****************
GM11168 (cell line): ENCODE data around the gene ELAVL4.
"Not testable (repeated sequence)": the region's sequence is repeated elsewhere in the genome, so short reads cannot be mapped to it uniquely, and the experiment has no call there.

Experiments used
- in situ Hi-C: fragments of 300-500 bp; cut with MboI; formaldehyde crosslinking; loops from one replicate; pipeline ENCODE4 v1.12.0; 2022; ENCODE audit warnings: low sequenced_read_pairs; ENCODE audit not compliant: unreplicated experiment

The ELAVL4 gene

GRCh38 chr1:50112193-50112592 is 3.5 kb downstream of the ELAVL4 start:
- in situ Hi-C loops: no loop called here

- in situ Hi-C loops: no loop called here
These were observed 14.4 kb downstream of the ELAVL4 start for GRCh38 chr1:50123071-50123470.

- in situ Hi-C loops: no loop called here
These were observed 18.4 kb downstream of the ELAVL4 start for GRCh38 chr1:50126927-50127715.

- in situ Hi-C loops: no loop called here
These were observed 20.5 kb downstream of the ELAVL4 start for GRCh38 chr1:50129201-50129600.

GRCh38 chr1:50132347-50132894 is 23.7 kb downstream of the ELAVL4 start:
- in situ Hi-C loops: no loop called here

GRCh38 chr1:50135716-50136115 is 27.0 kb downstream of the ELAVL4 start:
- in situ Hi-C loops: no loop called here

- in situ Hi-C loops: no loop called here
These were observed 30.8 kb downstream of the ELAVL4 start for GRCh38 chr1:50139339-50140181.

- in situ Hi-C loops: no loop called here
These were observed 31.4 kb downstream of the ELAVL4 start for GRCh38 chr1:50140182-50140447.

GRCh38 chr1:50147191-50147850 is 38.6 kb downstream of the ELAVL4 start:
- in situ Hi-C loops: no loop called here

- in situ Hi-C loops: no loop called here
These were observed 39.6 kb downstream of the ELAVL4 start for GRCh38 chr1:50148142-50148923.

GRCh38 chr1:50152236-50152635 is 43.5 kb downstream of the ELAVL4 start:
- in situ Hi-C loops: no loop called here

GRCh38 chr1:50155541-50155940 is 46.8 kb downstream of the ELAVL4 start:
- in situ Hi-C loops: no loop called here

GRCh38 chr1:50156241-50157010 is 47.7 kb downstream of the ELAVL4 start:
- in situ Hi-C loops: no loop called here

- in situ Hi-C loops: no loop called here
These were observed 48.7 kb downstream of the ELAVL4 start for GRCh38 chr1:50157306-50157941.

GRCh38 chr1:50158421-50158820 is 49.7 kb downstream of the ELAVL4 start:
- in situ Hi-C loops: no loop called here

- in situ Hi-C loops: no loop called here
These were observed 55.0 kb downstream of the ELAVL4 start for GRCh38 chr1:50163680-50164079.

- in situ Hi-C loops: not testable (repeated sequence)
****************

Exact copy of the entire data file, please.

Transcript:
GM11168 (cell line): ENCODE data around the gene ELAVL4.
"Not testable (repeated sequence)": the region's sequence is repeated elsewhere in the genome, so short reads cannot be mapped to it uniquely, and the experiment has no call there.

Experiments used
- in situ Hi-C: fragments of 300-500 bp; cut with MboI; formaldehyde crosslinking; loops from one replicate; pipeline ENCODE4 v1.12.0; 2022; ENCODE audit warnings: low sequenced_read_pairs; ENCODE audit not compliant: unreplicated experiment

The ELAVL4 gene

GRCh38 chr1:50112193-50112592 is 3.5 kb downstream of the ELAVL4 start:
- in situ Hi-C loops: no loop called here

- in situ Hi-C loops: no loop called here
These were observed 14.4 kb downstream of the ELAVL4 start for GRCh38 chr1:50123071-50123470.

- in situ Hi-C loops: no loop called here
These were observed 18.4 kb downstream of the ELAVL4 start for GRCh38 chr1:50126927-50127715.

- in situ Hi-C loops: no loop called here
These were observed 20.5 kb downstream of the ELAVL4 start for GRCh38 chr1:50129201-50129600.

GRCh38 chr1:50132347-50132894 is 23.7 kb downstream of the ELAVL4 start:
- in situ Hi-C loops: no loop called here

GRCh38 chr1:50135716-50136115 is 27.0 kb downstream of the ELAVL4 start:
- in situ Hi-C loops: no loop called here

- in situ Hi-C loops: no loop called here
These were observed 30.8 kb downstream of the ELAVL4 start for GRCh38 chr1:50139339-50140181.

- in situ Hi-C loops: no loop called here
These were observed 31.4 kb downstream of the ELAVL4 start for GRCh38 chr1:50140182-50140447.

GRCh38 chr1:50147191-50147850 is 38.6 kb downstream of the ELAVL4 start:
- in situ Hi-C loops: no loop called here

- in situ Hi-C loops: no loop called here
These were observed 39.6 kb downstream of the ELAVL4 start for GRCh38 chr1:50148142-50148923.

GRCh38 chr1:50152236-50152635 is 43.5 kb downstream of the ELAVL4 start:
- in situ Hi-C loops: no loop called here

GRCh38 chr1:50155541-50155940 is 46.8 kb downstream of the ELAVL4 start:
- in situ Hi-C loops: no loop called here

GRCh38 chr1:50156241-50157010 is 47.7 kb downstream of the ELAVL4 start:
- in situ Hi-C loops: no loop called here

- in situ Hi-C loops: no loop called here
These were observed 48.7 kb downstream of the ELAVL4 start for GRCh38 chr1:50157306-50157941.

GRCh38 chr1:50158421-50158820 is 49.7 kb downstream of the ELAVL4 start:
- in situ Hi-C loops: no loop called here

- in situ Hi-C loops: no loop called here
These were observed 55.0 kb downstream of the ELAVL4 start for GRCh38 chr1:50163680-50164079.

- in situ Hi-C loops: not testable (repeated sequence)